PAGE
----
Changes around access requirements for practices will result in GPs diverting ‘extremely large numbers of patients’ to 111 and A&E for fear of being held in contract breach, an LMC has warned.
From 15 May, GPs will be contractually obliged to offer an ‘appropriate response’ to patients the first time they get in contact, which will include ‘communicating with the patient’ or directing them to appropriate services.
The new regulations also said that the response must ‘where appropriate, take into account the preferences of the patient’ and ‘must not jeopardise the patient’s health.’
However, in new guidance distributed to practices, Berkshire, Buckinghamshire and Oxfordshire LMCs said the meaning of this clause is ‘unclear’, ‘illogical’ and ‘essentially useless’, and will cause confusion around what represents a breach of contract.
The LMC’s guidance published today and seen by Pulse said: ‘This clause will likely result in practices diverting extremely large numbers of patients to 111 and A&E for fear of being held in contract breach, due to the unclear meaning of this clause.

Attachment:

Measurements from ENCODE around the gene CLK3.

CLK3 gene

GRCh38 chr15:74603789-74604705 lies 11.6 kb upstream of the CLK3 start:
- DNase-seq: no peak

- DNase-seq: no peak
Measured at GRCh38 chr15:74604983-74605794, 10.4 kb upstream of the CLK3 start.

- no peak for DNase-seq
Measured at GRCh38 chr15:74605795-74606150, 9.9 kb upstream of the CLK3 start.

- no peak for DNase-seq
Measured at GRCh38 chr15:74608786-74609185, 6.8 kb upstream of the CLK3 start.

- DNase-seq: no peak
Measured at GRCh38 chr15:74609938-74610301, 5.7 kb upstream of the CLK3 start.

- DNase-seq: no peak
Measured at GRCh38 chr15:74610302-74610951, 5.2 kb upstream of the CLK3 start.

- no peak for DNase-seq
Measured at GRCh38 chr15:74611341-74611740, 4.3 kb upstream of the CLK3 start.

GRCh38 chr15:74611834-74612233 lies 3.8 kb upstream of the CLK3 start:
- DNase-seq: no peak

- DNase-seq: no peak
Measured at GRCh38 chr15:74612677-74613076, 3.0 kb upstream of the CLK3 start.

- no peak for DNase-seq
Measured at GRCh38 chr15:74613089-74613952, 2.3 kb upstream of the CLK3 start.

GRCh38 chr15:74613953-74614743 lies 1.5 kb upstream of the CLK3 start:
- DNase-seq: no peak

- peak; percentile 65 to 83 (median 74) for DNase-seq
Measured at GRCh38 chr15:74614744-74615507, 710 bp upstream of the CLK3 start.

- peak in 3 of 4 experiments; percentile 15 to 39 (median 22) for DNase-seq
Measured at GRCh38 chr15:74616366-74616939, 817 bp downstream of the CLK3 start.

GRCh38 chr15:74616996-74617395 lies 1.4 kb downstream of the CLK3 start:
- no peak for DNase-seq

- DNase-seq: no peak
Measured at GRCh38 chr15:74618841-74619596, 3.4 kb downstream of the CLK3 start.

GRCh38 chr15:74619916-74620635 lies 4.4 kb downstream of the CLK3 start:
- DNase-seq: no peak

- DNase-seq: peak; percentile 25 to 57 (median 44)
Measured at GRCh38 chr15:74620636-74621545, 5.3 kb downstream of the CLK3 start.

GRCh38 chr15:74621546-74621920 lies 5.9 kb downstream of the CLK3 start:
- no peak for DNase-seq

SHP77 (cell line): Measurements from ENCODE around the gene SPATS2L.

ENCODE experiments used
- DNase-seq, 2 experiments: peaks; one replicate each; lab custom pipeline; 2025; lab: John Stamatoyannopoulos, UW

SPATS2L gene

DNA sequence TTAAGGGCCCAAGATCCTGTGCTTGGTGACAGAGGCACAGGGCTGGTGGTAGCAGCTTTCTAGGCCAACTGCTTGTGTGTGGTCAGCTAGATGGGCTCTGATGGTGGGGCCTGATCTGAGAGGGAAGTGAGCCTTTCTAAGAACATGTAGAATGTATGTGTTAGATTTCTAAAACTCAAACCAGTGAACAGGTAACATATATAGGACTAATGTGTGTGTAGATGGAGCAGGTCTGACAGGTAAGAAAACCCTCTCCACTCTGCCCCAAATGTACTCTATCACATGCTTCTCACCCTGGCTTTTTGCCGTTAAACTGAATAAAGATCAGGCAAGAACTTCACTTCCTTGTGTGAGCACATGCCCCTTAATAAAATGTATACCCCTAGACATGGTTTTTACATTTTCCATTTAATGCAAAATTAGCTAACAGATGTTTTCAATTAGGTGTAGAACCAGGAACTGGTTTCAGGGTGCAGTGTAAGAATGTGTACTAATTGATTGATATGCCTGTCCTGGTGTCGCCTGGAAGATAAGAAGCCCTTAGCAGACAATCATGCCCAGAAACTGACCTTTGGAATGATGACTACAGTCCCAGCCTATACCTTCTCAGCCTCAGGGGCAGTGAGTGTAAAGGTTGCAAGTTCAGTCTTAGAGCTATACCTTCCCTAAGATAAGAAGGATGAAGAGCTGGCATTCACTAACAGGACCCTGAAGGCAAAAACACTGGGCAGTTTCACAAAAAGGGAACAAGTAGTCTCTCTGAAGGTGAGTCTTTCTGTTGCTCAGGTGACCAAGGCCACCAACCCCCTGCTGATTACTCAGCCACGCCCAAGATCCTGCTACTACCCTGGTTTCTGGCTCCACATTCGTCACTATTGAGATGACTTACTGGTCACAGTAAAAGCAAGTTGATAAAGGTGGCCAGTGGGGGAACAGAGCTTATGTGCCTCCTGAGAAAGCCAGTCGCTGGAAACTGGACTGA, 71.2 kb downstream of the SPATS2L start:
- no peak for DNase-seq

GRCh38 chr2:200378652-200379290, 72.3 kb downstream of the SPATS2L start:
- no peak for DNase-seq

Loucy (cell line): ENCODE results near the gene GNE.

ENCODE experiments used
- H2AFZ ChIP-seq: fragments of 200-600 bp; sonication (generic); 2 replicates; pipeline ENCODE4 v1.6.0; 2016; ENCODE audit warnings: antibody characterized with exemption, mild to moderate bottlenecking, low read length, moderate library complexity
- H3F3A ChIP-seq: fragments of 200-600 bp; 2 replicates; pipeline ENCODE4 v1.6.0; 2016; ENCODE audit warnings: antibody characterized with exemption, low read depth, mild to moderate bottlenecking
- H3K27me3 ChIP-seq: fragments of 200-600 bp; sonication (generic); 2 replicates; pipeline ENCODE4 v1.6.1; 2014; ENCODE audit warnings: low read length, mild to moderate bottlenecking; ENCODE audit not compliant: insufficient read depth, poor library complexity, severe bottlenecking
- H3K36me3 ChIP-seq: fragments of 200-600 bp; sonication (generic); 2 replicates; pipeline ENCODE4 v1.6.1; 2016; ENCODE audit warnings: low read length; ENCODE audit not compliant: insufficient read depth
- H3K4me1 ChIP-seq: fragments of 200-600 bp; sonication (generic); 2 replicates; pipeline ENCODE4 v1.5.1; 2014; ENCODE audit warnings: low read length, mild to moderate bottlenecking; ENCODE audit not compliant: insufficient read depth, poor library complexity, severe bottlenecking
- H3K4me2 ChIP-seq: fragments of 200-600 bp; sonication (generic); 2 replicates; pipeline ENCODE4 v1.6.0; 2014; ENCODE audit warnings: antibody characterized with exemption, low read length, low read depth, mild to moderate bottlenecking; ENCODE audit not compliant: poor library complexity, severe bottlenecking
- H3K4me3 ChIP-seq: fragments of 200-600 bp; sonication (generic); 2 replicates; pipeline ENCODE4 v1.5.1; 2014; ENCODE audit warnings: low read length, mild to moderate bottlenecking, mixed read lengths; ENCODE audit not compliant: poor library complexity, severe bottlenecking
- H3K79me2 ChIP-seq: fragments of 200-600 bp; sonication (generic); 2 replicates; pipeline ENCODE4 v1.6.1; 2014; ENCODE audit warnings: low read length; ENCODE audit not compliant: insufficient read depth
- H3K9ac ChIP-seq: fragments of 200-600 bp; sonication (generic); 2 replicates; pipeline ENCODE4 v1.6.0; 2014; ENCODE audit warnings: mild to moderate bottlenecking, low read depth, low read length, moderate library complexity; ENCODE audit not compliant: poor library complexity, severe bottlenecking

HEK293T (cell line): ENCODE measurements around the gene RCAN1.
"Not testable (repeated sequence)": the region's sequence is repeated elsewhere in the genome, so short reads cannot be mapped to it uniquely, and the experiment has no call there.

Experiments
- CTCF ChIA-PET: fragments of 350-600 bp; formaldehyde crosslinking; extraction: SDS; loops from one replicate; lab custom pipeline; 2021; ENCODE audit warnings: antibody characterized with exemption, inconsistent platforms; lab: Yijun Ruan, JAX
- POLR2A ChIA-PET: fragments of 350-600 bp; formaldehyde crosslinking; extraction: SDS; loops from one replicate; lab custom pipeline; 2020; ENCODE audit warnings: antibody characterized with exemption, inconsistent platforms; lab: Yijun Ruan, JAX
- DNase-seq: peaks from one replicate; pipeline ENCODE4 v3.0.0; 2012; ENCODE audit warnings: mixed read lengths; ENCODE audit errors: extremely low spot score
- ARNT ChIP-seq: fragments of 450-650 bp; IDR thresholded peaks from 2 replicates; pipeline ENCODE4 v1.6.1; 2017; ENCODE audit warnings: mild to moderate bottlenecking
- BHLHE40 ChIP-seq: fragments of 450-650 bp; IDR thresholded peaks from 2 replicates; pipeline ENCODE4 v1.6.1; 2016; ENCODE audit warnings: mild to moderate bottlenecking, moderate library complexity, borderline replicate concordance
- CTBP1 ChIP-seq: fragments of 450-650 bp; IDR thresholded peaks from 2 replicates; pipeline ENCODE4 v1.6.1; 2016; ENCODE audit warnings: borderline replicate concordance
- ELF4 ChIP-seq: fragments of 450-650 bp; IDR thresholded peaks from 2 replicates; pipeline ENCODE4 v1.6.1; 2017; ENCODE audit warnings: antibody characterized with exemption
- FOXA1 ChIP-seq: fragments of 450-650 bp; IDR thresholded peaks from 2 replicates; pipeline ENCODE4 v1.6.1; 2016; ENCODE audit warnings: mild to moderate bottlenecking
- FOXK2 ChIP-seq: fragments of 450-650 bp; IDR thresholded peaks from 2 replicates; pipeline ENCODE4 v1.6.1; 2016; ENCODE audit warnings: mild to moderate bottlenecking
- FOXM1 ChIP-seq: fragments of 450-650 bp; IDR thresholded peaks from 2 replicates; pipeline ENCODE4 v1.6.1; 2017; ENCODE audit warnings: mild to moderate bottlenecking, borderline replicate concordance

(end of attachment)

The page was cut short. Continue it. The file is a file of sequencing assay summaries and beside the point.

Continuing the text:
‘This is an illogical clause which is so broad in its definition as to be essentially useless. As “jeopardise” is not defined, nor is what aspect of the patient’s “health” then it is questionable how it should be interpreted.
‘Obviously, if a response is “appropriate” it would not “jeopardise the patient’s health” – the clause makes no sense.
‘Taken literally this clause forces the practice to direct the patient to another in the interests of patient safety if the practice is not able to meet the patient’s needs that day, or if it is not possible to guarantee their health will not be “jeopardised” by delaying their consultation/request to a later date.’
The LMC said they had been contacted by practices asking for advice on the implications of the contract imposition in the context of ‘increasing demand and diminished workforce.’
The LMC’s guidance to practices added: ‘Of particular concern, has been the suggestion that the contract prevents the practice from directing the patient to defer their contact to a later date or time due to unavailable capacity.
‘Practices may instead direct patients to other services, such as 111, Community Pharmacies, UTCs, or A&E.
‘This clause is helpful, as previously commissioners and practices have been unclear on the contractual basis for diverting patients to other services such as 111 once safe capacity limits have been breached.
‘Practices can now be reassured that they can cite this clause if their decision to divert patients to 111 is called into question.’
The BMA expressed concerns around the new requirement, saying it believes it ‘is not achievable for many practices with current resource and workforce’ and also published new guidance on care navigation and triage, in order to help GPs signpost patients appropriately either within the practice or elsewhere.